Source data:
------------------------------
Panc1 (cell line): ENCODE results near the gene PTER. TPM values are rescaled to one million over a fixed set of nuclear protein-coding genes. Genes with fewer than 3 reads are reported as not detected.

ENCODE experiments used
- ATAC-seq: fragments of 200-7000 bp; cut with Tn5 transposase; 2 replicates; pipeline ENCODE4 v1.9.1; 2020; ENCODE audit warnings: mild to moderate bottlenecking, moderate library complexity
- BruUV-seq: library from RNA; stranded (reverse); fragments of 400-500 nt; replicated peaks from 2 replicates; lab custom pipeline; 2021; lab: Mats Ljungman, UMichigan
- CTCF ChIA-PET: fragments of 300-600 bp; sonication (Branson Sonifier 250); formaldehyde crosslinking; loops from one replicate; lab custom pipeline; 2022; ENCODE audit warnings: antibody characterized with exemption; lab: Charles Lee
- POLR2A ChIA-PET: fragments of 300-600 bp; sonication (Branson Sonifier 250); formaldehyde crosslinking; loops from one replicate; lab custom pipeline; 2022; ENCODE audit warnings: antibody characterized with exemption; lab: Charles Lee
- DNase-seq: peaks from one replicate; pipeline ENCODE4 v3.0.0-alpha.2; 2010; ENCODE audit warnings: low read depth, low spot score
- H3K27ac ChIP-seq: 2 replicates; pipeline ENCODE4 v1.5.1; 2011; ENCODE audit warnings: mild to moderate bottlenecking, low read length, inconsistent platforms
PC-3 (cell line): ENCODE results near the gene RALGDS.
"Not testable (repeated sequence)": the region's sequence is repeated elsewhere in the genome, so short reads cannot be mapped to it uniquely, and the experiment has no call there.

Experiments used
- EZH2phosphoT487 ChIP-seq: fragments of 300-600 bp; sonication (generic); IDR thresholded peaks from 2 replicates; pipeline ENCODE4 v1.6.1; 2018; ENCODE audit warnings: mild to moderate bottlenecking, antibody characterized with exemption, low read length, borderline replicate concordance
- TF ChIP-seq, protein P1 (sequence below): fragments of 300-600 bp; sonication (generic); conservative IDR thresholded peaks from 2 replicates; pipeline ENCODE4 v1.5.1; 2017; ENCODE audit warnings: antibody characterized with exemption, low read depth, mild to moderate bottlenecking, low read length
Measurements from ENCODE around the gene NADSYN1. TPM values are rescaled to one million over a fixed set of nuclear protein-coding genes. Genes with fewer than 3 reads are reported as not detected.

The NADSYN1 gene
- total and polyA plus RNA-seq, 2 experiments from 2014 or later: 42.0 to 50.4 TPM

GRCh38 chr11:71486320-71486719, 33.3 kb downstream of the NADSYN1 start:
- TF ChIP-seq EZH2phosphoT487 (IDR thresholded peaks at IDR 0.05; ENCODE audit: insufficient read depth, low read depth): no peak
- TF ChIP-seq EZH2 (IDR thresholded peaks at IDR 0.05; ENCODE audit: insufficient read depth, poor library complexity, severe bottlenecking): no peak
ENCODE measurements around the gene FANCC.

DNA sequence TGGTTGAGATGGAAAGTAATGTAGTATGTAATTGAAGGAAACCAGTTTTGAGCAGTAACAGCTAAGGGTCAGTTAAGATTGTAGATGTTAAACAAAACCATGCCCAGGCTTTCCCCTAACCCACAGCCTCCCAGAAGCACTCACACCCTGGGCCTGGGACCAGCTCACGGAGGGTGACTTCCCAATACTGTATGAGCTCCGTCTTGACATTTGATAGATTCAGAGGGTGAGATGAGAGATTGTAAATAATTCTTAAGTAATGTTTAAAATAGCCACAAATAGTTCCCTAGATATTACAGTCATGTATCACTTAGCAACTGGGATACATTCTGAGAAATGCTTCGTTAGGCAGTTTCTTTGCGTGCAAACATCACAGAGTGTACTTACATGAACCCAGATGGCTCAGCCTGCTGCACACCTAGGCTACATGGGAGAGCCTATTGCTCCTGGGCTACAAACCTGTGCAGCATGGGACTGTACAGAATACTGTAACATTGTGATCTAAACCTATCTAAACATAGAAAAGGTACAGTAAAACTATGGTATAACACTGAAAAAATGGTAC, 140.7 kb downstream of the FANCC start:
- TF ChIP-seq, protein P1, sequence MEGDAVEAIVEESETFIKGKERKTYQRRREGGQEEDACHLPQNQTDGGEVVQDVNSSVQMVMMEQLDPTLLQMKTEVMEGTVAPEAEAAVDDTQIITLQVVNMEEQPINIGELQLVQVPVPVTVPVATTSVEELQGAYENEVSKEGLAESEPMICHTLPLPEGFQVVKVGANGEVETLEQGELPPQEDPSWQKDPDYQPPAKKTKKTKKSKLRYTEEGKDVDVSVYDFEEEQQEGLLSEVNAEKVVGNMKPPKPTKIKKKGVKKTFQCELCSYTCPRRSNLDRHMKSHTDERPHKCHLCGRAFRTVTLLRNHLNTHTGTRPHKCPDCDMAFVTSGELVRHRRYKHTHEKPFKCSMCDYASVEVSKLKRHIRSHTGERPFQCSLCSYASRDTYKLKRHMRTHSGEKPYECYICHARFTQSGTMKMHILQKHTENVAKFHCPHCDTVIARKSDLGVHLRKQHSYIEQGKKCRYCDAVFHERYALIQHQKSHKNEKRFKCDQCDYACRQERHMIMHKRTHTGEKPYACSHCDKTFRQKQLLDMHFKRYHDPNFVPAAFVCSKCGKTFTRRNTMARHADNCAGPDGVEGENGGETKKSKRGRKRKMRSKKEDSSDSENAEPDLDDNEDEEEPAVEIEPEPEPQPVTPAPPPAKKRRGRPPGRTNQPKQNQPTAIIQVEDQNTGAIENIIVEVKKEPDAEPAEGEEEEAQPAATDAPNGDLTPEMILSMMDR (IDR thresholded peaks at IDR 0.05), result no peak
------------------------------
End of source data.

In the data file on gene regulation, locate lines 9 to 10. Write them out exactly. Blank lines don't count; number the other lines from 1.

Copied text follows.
PC-3 (cell line): ENCODE results near the gene RALGDS.
"Not testable (repeated sequence)": the region's sequence is repeated elsewhere in the genome, so short reads cannot be mapped to it uniquely, and the experiment has no call there.